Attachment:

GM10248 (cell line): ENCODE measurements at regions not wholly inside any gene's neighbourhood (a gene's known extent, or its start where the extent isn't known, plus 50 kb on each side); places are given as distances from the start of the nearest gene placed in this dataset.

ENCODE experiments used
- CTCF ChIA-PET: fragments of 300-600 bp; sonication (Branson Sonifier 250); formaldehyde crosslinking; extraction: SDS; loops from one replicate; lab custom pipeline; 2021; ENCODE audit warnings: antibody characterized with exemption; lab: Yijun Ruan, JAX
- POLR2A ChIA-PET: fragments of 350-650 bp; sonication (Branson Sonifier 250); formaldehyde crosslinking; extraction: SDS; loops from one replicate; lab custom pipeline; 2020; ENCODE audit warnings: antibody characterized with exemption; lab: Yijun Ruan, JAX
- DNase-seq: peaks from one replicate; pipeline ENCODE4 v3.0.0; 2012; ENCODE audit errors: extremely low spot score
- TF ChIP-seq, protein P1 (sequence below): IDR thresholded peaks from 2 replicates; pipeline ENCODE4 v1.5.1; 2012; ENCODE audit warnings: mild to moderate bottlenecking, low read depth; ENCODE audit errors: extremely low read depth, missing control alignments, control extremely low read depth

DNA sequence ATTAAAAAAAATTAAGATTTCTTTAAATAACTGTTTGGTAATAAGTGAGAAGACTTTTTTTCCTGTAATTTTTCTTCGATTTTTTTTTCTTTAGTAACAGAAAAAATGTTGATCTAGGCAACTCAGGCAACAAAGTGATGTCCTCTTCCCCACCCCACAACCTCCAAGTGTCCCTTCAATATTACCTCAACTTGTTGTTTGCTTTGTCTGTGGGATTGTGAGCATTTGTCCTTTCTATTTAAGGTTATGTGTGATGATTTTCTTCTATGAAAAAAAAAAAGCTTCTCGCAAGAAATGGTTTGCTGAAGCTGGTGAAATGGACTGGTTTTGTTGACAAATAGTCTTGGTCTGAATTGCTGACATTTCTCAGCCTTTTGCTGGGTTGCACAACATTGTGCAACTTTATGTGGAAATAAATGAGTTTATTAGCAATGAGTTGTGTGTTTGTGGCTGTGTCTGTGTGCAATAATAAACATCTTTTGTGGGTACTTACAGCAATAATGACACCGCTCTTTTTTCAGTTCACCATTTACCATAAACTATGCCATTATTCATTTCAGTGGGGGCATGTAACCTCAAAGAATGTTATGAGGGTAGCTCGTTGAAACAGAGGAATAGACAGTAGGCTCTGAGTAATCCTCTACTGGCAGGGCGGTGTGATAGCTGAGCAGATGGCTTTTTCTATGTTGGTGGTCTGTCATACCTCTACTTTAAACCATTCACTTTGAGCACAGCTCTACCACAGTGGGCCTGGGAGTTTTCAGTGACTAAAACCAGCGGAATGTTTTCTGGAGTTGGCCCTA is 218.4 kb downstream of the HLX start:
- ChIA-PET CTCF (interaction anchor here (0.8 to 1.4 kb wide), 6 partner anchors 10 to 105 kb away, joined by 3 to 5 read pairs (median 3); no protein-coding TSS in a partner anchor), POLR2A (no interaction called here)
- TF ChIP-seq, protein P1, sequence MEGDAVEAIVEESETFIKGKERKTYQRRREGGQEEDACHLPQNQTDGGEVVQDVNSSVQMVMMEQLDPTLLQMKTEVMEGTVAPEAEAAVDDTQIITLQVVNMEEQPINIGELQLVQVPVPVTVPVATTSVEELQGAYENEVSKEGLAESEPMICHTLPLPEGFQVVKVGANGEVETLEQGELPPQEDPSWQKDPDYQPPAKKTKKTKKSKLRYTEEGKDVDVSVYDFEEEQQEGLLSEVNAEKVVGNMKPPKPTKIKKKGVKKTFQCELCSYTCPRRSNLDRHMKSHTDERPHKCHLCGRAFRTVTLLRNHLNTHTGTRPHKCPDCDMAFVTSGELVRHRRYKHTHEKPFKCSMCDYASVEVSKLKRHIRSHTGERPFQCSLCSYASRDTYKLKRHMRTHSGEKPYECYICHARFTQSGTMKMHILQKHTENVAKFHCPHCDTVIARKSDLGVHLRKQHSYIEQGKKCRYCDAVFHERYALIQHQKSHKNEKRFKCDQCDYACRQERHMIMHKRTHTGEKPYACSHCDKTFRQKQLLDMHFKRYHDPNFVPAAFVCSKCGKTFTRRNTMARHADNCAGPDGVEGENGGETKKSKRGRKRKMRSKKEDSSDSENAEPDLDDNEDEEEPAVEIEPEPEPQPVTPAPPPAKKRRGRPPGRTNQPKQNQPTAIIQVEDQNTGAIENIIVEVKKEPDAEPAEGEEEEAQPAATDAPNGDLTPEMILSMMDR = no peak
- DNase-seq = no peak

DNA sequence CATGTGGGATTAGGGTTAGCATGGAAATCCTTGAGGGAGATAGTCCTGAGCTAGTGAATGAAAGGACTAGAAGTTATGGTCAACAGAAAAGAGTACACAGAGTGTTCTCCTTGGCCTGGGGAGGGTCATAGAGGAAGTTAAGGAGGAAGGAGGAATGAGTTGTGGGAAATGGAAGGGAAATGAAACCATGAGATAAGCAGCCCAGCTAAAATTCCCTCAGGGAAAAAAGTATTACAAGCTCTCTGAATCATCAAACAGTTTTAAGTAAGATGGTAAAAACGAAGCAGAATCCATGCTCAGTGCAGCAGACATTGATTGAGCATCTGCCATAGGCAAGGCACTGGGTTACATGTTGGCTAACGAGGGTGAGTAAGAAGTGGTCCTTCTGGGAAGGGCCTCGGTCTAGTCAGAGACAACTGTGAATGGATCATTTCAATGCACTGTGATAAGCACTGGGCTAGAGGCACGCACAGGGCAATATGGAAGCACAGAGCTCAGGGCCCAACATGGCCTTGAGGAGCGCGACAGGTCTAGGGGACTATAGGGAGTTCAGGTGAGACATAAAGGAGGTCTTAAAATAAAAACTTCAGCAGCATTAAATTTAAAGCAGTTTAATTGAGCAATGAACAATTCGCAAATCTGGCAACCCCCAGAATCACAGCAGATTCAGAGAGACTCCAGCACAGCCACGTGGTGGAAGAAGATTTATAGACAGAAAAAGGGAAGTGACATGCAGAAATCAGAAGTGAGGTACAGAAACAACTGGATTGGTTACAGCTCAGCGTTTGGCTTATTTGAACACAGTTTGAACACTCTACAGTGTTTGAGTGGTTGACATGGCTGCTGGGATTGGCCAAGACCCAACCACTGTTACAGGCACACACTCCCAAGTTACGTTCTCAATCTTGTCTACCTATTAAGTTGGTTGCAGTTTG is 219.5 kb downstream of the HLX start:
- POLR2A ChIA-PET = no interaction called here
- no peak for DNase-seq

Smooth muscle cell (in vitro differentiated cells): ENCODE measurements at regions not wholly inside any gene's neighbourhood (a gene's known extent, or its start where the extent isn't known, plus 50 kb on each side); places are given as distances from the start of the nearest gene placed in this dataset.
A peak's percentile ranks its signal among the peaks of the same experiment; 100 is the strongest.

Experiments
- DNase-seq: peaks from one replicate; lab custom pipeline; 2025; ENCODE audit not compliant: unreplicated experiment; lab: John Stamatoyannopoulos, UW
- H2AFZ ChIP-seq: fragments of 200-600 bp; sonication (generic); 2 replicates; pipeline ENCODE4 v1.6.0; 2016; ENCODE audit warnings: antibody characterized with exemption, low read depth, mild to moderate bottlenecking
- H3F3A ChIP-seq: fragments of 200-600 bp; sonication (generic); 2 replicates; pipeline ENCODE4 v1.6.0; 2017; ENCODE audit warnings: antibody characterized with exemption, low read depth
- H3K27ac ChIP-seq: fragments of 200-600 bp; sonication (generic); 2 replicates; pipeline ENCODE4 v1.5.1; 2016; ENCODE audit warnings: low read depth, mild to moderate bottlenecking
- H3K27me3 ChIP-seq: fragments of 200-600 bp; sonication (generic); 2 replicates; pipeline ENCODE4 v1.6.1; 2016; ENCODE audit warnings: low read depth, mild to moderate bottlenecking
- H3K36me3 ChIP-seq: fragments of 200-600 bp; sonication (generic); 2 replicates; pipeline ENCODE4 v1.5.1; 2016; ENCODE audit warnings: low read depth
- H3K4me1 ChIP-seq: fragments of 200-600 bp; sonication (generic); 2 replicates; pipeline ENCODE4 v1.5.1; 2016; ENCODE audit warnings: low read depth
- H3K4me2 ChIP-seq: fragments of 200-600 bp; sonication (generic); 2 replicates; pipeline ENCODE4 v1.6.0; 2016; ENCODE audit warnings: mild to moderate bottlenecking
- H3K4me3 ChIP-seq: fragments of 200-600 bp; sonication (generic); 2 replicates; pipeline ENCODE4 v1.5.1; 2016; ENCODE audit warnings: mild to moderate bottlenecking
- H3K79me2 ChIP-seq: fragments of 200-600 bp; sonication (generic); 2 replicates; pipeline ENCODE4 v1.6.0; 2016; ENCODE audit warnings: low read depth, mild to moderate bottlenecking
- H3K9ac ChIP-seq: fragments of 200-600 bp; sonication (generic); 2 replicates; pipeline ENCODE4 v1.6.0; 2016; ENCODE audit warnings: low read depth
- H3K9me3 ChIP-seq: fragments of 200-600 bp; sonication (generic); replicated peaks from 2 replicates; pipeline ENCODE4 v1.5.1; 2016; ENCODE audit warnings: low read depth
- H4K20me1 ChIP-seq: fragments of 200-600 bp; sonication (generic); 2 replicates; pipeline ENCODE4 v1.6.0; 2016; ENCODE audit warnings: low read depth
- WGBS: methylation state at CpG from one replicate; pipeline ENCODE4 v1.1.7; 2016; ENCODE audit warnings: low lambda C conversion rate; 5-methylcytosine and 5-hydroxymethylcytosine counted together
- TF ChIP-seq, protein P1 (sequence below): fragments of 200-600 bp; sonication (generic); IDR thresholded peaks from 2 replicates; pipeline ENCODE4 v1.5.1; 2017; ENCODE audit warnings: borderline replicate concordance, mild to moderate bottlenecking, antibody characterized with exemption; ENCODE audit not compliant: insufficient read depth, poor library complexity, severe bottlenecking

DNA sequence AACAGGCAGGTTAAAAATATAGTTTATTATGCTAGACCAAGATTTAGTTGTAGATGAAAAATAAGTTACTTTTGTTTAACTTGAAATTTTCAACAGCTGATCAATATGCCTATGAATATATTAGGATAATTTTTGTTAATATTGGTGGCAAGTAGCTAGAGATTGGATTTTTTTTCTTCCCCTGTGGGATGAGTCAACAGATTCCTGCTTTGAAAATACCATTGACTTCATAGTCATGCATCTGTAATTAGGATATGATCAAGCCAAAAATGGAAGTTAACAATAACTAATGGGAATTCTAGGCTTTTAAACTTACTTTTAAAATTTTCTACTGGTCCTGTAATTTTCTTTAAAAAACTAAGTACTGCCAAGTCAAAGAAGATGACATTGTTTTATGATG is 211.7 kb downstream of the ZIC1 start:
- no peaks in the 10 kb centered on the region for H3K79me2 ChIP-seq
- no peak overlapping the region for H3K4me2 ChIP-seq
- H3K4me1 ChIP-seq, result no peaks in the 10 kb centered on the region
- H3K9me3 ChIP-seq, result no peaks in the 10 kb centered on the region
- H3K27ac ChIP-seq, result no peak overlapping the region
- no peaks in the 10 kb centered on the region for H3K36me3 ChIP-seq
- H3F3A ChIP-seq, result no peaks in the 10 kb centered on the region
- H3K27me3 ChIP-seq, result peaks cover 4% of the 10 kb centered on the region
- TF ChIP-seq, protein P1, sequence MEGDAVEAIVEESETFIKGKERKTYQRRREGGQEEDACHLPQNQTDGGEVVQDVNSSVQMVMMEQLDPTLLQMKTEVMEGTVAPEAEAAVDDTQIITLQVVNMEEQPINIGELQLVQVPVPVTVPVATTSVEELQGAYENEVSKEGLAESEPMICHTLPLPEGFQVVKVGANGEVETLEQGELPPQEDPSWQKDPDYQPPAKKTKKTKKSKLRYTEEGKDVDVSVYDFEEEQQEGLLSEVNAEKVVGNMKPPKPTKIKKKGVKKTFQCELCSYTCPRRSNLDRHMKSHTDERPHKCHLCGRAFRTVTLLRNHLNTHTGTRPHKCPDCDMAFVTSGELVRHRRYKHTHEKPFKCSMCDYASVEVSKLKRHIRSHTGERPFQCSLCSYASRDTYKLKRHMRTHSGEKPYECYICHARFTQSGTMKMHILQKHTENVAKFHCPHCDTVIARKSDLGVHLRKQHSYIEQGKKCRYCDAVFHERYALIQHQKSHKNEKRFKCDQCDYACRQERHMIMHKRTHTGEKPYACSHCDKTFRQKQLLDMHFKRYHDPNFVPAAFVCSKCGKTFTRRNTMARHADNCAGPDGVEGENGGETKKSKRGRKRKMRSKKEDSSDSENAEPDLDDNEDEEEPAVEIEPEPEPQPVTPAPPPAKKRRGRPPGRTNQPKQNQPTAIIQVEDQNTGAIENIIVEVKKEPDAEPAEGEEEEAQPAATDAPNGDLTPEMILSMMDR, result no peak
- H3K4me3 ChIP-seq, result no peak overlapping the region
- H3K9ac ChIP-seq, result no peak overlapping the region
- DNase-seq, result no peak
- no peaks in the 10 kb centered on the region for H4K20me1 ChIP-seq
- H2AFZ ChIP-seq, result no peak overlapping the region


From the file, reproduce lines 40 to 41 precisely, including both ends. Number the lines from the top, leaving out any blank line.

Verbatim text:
- H3K27me3 ChIP-seq, result peaks cover 4% of the 10 kb centered on the region
- TF ChIP-seq, protein P1, sequence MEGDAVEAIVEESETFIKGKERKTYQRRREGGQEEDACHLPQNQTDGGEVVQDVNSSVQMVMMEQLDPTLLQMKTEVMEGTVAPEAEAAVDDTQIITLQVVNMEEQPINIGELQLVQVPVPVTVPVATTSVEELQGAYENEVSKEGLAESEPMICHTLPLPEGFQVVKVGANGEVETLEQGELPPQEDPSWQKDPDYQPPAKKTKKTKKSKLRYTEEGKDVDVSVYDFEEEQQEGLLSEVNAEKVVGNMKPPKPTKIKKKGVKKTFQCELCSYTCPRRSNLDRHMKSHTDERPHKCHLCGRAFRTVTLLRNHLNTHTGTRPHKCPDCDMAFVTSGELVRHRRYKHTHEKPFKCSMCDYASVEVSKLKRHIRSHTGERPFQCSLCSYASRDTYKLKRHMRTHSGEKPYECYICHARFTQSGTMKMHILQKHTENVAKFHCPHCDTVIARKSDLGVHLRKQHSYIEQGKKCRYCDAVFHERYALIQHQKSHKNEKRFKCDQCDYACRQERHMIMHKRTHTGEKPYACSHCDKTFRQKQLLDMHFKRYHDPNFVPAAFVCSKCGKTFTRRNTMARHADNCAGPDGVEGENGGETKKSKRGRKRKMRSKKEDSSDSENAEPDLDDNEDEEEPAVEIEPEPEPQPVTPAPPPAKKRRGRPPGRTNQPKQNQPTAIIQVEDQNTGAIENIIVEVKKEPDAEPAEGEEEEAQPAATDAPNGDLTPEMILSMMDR, result no peak